Stories that inhabit gray areas attract Mira T. Lee

Liz Linder Photography

Mira T. Lee’s debut novel, “Everything Here Is Beautiful,” has landed on some of the most-anticipated books for 2018 lists. The Cambridge resident tells the story of two sisters, one who is mentally ill and the other who is her protector. She reads from her book at 7 p.m. Fri., Jan. 19, at the Harvard Book Store and 7 p.m. Wed., Feb. 7, at Porter Square Books.

BOOKS: What are you reading?

LEE: I just finished “My Lovely Wife in the Psych Ward” by Mark Lukach, a memoir about his wife going through psychosis. It’s really well done. I try to keep up with books on mental illness, especially severe ones like schizophrenia because the subject matter is deeply personal to me, and because there are so few portrayals of these illnesses in literature — though perhaps that is slowly changing. I also recently finished “An American Marriage” by Tayari Jones, which comes out in February. I like stories with that kind of grayness, where no one can win. I just started “Turtles All the Way Down” by John Green and “Home Fire” by Kamila Shamsie. I’m often in the middle of two books. It’s probably not a great habit.


BOOKS: Which books that touch on mental illness would you recommend?

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LEE: My favorite fiction is “You Are Not a Stranger Here” by Adam Haslett, a collection of short stories. His novel, “Imagine Me Gone,” is also great. His writing is not fussy, but so right on. Last year Ron Power came out with “No One Cares About Crazy People,” which is part memoir and part history of this country’s mental health system. It tackles a difficult subject but including his story made it easier to read. Then Kay Redfield Jamison’s memoir “An Unquiet Mind” is a classic.

BOOKS: Are you a fast reader?

LEE: I’m very erratic with my reading. This fall I left my husband and kids behind and went to Vermont for a couple of days to write. It had been taking me so long to get through books. Up there I read one a night. I would sit there for six or seven hours and read. I was like, “Wow, I can do this.” My head just has to be in the right place.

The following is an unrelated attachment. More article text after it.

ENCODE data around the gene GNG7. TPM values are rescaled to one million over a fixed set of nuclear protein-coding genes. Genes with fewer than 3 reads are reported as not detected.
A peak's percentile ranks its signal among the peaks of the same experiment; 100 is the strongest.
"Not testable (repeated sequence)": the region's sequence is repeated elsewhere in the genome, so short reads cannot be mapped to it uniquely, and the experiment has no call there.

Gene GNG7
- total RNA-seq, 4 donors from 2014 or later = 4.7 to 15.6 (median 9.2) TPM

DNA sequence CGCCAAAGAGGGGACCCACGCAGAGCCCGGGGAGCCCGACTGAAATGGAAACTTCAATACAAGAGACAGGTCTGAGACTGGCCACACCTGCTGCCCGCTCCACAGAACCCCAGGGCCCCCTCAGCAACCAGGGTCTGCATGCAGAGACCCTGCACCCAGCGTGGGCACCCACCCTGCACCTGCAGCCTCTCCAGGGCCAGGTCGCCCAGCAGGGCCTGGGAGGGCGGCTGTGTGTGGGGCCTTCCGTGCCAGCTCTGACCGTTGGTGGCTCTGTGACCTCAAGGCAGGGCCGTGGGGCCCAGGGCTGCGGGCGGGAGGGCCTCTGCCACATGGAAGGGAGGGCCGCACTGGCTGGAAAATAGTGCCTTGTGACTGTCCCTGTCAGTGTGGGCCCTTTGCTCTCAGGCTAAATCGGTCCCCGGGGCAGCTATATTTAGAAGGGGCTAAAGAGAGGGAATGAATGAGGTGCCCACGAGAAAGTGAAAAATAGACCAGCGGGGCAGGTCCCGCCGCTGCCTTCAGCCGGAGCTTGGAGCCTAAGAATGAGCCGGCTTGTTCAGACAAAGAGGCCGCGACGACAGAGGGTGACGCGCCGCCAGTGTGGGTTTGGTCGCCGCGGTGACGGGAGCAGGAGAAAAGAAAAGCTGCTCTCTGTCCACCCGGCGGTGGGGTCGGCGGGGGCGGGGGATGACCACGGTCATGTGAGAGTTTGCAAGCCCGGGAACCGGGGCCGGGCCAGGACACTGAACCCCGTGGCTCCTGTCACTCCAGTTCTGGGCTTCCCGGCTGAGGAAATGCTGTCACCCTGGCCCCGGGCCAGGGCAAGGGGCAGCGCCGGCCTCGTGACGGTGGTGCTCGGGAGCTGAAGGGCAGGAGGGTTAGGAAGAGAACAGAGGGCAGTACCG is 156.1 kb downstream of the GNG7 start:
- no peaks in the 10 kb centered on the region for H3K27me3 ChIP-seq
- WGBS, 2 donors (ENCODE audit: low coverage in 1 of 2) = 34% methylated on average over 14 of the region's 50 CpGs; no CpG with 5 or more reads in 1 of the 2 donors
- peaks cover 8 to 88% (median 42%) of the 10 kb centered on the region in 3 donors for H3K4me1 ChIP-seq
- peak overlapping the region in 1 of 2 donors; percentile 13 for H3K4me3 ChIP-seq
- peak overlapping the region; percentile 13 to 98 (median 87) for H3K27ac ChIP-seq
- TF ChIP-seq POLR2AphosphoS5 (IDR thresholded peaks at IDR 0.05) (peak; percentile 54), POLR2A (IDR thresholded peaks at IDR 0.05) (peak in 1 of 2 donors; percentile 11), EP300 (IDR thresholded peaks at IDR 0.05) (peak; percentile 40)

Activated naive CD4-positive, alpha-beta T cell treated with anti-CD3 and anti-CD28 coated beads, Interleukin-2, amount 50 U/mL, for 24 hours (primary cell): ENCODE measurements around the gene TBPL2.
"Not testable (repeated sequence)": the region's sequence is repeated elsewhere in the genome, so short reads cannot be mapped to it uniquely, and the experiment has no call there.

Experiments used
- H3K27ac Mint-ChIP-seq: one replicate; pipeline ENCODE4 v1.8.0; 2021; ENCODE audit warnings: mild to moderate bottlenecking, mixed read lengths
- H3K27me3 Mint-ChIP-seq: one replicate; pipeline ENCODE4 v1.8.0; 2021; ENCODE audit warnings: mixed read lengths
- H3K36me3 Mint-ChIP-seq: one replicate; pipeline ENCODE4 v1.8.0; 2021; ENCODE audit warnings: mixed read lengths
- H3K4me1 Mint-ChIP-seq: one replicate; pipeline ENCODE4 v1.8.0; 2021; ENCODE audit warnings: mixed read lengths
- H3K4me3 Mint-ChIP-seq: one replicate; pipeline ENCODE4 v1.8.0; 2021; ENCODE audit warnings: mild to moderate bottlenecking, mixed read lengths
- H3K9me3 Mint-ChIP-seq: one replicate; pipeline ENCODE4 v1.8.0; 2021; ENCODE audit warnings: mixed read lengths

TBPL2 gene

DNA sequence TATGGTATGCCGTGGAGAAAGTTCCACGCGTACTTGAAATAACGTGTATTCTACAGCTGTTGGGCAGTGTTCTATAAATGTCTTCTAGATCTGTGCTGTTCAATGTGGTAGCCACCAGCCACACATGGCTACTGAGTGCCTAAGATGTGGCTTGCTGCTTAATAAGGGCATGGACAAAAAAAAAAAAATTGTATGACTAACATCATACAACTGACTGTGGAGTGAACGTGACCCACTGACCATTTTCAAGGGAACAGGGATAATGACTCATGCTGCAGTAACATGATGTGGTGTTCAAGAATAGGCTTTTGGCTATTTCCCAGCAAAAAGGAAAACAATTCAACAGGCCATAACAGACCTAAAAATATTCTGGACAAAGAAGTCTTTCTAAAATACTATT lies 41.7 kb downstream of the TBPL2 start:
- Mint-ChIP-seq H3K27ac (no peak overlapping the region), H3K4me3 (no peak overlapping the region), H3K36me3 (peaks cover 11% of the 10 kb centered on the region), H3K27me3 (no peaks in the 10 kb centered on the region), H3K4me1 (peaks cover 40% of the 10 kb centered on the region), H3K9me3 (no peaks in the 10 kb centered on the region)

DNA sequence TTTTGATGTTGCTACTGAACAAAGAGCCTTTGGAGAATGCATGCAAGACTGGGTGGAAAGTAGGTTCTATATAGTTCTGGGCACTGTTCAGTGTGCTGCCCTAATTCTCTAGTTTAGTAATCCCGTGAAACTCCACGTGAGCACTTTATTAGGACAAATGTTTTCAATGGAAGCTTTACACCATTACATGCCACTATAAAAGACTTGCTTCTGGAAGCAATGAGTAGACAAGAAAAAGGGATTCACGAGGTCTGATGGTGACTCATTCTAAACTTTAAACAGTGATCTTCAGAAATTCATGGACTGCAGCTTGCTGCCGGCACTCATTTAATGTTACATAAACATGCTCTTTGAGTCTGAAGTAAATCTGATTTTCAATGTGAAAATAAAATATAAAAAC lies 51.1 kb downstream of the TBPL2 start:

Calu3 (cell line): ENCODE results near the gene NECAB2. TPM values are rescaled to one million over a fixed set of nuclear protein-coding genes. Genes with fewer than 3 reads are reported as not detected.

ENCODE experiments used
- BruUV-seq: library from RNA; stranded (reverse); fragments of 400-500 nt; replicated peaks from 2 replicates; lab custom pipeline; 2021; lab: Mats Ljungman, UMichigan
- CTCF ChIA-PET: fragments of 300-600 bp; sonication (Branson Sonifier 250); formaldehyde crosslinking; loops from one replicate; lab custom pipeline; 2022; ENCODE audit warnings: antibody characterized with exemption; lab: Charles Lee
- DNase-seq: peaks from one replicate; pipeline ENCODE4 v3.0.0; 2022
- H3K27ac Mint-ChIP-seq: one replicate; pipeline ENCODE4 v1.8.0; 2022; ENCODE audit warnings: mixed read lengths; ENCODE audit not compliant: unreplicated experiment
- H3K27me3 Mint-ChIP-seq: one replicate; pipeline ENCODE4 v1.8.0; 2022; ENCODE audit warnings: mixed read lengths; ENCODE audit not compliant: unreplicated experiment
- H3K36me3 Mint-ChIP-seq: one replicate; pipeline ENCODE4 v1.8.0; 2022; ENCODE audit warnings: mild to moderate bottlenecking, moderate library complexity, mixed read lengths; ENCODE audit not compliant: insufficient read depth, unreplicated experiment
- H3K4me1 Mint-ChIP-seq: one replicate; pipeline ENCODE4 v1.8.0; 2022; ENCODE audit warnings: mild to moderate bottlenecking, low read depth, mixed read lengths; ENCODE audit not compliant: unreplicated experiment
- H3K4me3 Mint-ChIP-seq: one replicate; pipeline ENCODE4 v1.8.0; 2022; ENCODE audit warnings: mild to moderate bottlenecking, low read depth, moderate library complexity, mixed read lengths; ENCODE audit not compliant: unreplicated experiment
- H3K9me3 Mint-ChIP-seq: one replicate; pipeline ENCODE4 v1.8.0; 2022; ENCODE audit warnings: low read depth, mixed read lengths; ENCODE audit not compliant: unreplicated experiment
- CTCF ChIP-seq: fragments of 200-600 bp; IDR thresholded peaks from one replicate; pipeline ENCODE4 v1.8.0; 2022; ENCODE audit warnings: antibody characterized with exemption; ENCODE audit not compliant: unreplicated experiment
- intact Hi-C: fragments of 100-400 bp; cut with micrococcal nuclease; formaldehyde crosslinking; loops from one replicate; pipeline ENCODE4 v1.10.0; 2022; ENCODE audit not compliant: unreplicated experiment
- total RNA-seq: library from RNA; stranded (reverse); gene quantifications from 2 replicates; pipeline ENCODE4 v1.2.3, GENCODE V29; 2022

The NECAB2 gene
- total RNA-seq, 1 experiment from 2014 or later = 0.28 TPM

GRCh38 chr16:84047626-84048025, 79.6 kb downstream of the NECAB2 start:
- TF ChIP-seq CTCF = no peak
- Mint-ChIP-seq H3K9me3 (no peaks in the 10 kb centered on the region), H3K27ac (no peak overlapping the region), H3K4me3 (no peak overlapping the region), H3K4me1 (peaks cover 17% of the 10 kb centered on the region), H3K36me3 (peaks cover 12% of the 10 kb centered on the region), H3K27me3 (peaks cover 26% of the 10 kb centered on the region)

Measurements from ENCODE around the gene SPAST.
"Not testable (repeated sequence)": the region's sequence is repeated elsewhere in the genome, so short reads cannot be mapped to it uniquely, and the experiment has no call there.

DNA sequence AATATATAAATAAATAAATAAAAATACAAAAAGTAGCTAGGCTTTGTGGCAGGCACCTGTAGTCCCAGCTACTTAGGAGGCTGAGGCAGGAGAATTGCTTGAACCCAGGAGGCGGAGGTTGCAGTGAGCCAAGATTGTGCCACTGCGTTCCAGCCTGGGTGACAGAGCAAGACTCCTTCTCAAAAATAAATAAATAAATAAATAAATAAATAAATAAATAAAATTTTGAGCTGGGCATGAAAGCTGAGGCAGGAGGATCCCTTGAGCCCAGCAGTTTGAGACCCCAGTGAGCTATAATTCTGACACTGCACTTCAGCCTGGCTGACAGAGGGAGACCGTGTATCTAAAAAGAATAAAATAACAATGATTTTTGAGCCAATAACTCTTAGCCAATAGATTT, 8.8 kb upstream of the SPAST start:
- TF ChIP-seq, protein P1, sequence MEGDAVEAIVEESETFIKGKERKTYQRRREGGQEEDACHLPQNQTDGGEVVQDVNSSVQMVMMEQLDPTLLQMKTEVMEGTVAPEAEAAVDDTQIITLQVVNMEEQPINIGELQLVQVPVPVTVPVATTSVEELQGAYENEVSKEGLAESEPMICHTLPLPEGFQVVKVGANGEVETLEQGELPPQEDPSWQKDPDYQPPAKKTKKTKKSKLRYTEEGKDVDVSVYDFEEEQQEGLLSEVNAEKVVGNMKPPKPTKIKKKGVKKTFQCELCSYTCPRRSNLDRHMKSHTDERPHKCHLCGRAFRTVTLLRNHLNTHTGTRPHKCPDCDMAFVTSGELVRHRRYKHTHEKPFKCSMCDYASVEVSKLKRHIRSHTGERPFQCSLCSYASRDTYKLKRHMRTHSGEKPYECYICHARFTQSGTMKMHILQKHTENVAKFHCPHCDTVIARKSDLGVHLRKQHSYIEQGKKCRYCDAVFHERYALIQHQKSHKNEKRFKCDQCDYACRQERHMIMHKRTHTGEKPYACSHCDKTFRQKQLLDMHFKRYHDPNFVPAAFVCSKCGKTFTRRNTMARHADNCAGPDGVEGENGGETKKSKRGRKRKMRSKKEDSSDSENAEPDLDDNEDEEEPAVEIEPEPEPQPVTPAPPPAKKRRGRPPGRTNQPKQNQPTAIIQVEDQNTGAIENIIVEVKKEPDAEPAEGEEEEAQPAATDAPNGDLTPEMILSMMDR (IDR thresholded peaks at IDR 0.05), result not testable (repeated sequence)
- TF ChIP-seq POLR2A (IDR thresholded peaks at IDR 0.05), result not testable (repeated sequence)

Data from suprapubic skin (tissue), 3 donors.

BOOKS: What was the highlight of that spree?


LEE: I read Angie Thomas’s “The Hate U Give.” I read a bunch of YA books, which I thought were great, including Nicola Yoon’s “Everything, Everything” and John Green’s “The Fault in Our Stars.” I went to the bookstore and said, “Give me your best YA books.’’ I just plowed through them.

BOOKS: How did you get started on YA?

LEE: I read R.J. Palacio’s “Wonder” because everyone was going on about it. I thought it was as close to perfect as a book could come. It made me think I should check out more YA.

BOOKS: Who are your favorites among the literary greats?

LEE: I love Faulkner’s “Light in August.” I love Milan Kundera. I read “The Unbearable of Lightness of Being.” Then I read everything he wrote, including his short story collection, “Laughable Loves.” I took a Russian lit class in college that I liked. I like the simplicity of language in translation. I loved Italo Calvino’s short story collection “Difficult Loves.”


BOOKS: Is there a book you recommend a lot?

‘I like stories with that kind of grayness, where no one can win.’

LEE: My favorite book this year is “Exit West” by Mohsin Hamid. I loved the language and the little bit of magical realism. I feel like when people ask [for a recommendation] they want something recent. In the past I recommended “The Association of Small Bombs” by Karan Mahajan. I was awed by the sheer ambition.

BOOKS: Is there a book you were surprised to like?

LEE: Yes, “Eleven Hours” by Pamela Erens. A writer friend of mine told me to check it out. It’s not something I would have picked up, but it really blew me away. The story was so well woven together.

BOOKS: What are you reading next?

LEE: The new George Saunders and Elizabeth Strout. I have Shanthi Sekaran’s “Lucky Boy” and Min Jin Lee’s “Pachinko.” I’m interested in Chloe Benjamin’s “The Immortalists.’’ I haven’t read the new Jesmyn Ward. There’s just an endless amount of books.


Interview was edited and condensed. Follow us on Facebook or Twitter @GlobeBiblio.